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Menomonee River Watershed Restoration Plan Fact Sheet MN-3, Reach 812, West Branch Menomonee River

Data resulting from model runs:

Figure Flashiness index Dissolved oxygen v. days per year Fecal coliform v. days per year Phosphorus v. days per year Suspended solids v. days per year Monthly dissolved oxygen Monthly fecal coliform Monthly phosphorus Monthly suspended solids

Overall Project Analysis Team Assessment The Flashiness Index quantifies the frequency and rapidity of short-term changes in stream flow. The index ranges from 0 Good Moderate Good Very Good to Good Very Good
to 2, with 0 being constant flow. The flashiness is reasonable at this location. Typically, aquatic communities need 5 mg/l or more of dissolved oxygen to survive. Concentrations at this site are below this level about 20% of the time. For recreational uses, lower fecal coliform counts (a measure of bacteria) are better (preferably under 400 counts / 100 ml). The counts on majority of the days are ‘below 400’. Unlike many of the downstream sites, this site does not exhibit frequent spikes of ‘above 5,000’ counts. Phosphorus is a nutrient that can lead to increased growth of algae. The concentrations of phosphorus, on most of the days, are at or below the 0.1 mg/l planning guideline. Throughout the year, the phosphorus concentrations do not exceed 0.25 mg/l on any day. Suspended solids cause water to become cloudy, which is aesthetically unpleasant. They can also clog the gills of fish and invertebrates, make feeding difficult, and lead to sediment deposition (poor habitat). The concentrations are less than 25 mg/l on most of the days and the concentrations of suspended solids do not exceed 100 mg/l on any day. This may be related to settling in the ponds and wetlands. The decline in dissolved oxygen concentrations during the summer is normal due to the decreased solubility of oxygen in warmer water. The upper portion of the concentration ranges for each month is fairly typical; however, the lower portions of the ranges (below the median or 25th percentile) decline more than would be expected. This may indicate excess organic matter and biochemical oxygen demand in the stream. While the ranges of values are fairly consistent throughout the year, notice that the median and 75th percentile values decline during the summer swimming season. This may be related to the die-off of bacteria due to solar radiation. Also note that the conditions are poorest in March and are likely related to snow melt. Phosphorus concentrations rarely exceed the planning guideline. They increase slightly during late spring and summer. This may be related to a combination of snow melt and fertilizer runoff from agricultural fields. The concentrations of suspended solids are relatively low year-round and lower during the winter months. The lower concentrations during the winter are probably linked to a number of factors including frozen conditions, decreased construction activities, and low-impact storms (snow doesn’t pound the soil like rain).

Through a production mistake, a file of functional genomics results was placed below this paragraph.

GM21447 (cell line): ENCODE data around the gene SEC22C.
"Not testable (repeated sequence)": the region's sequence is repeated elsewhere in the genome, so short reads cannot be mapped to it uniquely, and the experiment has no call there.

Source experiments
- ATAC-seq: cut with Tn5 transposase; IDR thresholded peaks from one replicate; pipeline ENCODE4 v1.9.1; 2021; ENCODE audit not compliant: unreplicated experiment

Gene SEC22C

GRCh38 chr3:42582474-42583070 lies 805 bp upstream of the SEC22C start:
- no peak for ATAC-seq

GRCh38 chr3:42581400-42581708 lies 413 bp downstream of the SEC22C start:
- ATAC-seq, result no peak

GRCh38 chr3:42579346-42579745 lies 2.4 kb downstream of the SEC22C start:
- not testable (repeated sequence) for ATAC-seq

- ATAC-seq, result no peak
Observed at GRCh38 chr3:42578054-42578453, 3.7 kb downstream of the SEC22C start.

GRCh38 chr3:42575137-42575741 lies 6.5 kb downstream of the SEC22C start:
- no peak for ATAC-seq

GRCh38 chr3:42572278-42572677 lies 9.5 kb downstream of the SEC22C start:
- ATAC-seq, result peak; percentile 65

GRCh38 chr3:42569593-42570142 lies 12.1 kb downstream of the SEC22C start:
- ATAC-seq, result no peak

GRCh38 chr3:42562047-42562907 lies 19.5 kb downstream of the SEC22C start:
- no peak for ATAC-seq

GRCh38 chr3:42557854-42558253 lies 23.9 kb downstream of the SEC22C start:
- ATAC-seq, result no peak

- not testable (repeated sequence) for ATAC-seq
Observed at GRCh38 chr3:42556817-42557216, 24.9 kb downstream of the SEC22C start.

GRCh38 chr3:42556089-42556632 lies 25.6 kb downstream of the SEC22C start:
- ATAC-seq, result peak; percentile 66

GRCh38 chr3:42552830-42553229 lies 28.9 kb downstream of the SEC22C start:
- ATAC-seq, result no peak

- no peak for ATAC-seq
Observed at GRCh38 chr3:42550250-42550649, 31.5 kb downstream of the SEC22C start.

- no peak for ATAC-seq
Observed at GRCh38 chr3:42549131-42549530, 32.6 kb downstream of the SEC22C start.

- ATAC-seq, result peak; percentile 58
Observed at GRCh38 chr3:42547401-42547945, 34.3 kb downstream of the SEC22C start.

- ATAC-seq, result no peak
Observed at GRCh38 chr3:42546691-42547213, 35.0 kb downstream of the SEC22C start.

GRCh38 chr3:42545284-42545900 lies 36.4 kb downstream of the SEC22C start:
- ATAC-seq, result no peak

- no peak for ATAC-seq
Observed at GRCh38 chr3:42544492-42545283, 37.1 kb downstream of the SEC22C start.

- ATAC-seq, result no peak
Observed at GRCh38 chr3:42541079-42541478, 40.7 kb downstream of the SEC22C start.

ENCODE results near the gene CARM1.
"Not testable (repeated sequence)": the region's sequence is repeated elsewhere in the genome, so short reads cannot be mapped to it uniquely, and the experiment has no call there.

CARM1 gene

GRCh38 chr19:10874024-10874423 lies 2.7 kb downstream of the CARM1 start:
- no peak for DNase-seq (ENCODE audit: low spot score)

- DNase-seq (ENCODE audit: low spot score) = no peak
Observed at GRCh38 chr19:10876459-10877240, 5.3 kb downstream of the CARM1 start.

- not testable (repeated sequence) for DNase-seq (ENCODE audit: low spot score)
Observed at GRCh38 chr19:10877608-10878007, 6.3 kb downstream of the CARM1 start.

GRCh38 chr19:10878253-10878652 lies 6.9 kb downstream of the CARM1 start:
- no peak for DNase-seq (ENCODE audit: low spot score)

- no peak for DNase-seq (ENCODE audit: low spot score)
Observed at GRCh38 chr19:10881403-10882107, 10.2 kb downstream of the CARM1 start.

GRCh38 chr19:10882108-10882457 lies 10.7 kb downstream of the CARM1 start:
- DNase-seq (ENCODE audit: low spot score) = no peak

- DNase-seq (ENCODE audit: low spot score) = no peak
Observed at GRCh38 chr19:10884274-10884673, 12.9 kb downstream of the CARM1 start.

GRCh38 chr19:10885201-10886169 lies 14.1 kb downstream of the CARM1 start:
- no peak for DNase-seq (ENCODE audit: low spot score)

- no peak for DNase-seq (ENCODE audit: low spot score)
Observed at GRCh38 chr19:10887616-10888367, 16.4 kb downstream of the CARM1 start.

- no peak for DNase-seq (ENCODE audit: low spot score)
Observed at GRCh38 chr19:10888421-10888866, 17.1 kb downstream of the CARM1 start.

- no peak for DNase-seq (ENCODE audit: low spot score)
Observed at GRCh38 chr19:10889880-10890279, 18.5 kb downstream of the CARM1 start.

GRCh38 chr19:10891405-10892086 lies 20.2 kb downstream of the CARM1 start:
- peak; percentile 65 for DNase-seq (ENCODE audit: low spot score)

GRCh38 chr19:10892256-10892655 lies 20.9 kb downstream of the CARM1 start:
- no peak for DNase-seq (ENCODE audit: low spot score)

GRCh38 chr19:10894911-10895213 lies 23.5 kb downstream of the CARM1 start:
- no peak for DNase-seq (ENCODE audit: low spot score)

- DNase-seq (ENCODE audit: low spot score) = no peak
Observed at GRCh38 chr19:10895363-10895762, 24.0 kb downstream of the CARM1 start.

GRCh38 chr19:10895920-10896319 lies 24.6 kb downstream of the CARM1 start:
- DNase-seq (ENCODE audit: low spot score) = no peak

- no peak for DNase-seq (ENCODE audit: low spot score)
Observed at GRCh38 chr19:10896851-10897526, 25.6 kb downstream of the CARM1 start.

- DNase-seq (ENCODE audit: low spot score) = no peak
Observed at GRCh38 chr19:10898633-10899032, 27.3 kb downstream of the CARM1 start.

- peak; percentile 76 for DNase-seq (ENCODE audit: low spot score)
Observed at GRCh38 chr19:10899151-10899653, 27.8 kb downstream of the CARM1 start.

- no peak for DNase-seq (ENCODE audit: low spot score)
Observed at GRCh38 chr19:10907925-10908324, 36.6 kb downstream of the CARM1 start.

Moderate to Poor

Good to Moderate Very Good to Good Very Good

Figure Dissolved oxygen by flow Fecal coliform by flow

Overall Project Analysis Team Assessment Note that the largest declines in dissolved oxygen concentrations occur during low flows. This is partly due to a Moderate
combination of decreased water agitation and higher temperatures (low flow conditions are often naturally associated with the warm summer months). Declines during low flow conditions may be exacerbated by oxygen demand from organic material and increase biochemical oxygen demand. Generally, a pollutant that is present at high concentrations during high flows and low concentrations during low flows (fecal coliform, in this case) is attributed primarily to non-point sources. Note that during any period with the highest flows, fecal coliform counts exceed the regulatory standard about 50% of the time. During low flows and dry conditions, the standard is met well over 75% of the time; this would also be the safest time for any recreational uses (boating, swimming, wading, etc.), although the amount of water in the stream may limit recreational use to wading. Concentrations of phosphorus only exceed the planning guideline at high flows. This suggests that the excess phosphorus is from non-point sources. The similarities between the phosphorus and suspended solids data suggest that the phosphorus may be associated with suspended sediments. The concentrations of suspended solids increase with increased flows, suggesting contributions from non-point sources. The suspended solids may come from runoff that carries a sediment load, from stream bank erosion, or re-suspended stream sediments.

Moderate to Poor

Phosphorus by flow Suspended solids by flow

Good Very Good to Good